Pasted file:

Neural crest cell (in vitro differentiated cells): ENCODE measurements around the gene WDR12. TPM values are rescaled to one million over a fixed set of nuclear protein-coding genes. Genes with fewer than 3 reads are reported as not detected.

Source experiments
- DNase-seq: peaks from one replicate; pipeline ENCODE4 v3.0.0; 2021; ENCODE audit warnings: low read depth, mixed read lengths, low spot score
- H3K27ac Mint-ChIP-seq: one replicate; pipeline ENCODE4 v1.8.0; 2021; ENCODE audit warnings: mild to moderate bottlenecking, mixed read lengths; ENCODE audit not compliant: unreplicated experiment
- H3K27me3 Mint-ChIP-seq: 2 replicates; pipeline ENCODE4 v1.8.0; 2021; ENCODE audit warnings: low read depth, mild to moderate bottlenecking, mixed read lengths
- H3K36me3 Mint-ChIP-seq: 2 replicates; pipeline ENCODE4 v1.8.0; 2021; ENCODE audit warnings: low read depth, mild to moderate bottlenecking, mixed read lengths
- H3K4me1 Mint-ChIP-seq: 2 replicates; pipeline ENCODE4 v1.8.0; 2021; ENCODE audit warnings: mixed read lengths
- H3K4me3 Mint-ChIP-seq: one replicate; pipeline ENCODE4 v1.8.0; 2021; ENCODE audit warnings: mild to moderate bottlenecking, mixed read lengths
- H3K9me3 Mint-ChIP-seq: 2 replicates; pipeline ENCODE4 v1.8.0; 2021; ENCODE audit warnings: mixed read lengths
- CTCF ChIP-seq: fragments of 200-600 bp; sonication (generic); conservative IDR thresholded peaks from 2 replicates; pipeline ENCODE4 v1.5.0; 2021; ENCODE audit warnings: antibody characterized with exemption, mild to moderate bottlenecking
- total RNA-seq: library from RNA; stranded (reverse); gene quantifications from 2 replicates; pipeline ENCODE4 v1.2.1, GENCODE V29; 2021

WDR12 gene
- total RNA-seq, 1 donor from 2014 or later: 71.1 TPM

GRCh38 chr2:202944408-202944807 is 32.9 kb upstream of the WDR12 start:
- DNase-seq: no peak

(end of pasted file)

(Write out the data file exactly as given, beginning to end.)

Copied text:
Neural crest cell (in vitro differentiated cells): ENCODE measurements around the gene WDR12. TPM values are rescaled to one million over a fixed set of nuclear protein-coding genes. Genes with fewer than 3 reads are reported as not detected.

Source experiments
- DNase-seq: peaks from one replicate; pipeline ENCODE4 v3.0.0; 2021; ENCODE audit warnings: low read depth, mixed read lengths, low spot score
- H3K27ac Mint-ChIP-seq: one replicate; pipeline ENCODE4 v1.8.0; 2021; ENCODE audit warnings: mild to moderate bottlenecking, mixed read lengths; ENCODE audit not compliant: unreplicated experiment
- H3K27me3 Mint-ChIP-seq: 2 replicates; pipeline ENCODE4 v1.8.0; 2021; ENCODE audit warnings: low read depth, mild to moderate bottlenecking, mixed read lengths
- H3K36me3 Mint-ChIP-seq: 2 replicates; pipeline ENCODE4 v1.8.0; 2021; ENCODE audit warnings: low read depth, mild to moderate bottlenecking, mixed read lengths
- H3K4me1 Mint-ChIP-seq: 2 replicates; pipeline ENCODE4 v1.8.0; 2021; ENCODE audit warnings: mixed read lengths
- H3K4me3 Mint-ChIP-seq: one replicate; pipeline ENCODE4 v1.8.0; 2021; ENCODE audit warnings: mild to moderate bottlenecking, mixed read lengths
- H3K9me3 Mint-ChIP-seq: 2 replicates; pipeline ENCODE4 v1.8.0; 2021; ENCODE audit warnings: mixed read lengths
- CTCF ChIP-seq: fragments of 200-600 bp; sonication (generic); conservative IDR thresholded peaks from 2 replicates; pipeline ENCODE4 v1.5.0; 2021; ENCODE audit warnings: antibody characterized with exemption, mild to moderate bottlenecking
- total RNA-seq: library from RNA; stranded (reverse); gene quantifications from 2 replicates; pipeline ENCODE4 v1.2.1, GENCODE V29; 2021

WDR12 gene
- total RNA-seq, 1 donor from 2014 or later: 71.1 TPM

GRCh38 chr2:202944408-202944807 is 32.9 kb upstream of the WDR12 start:
- DNase-seq: no peak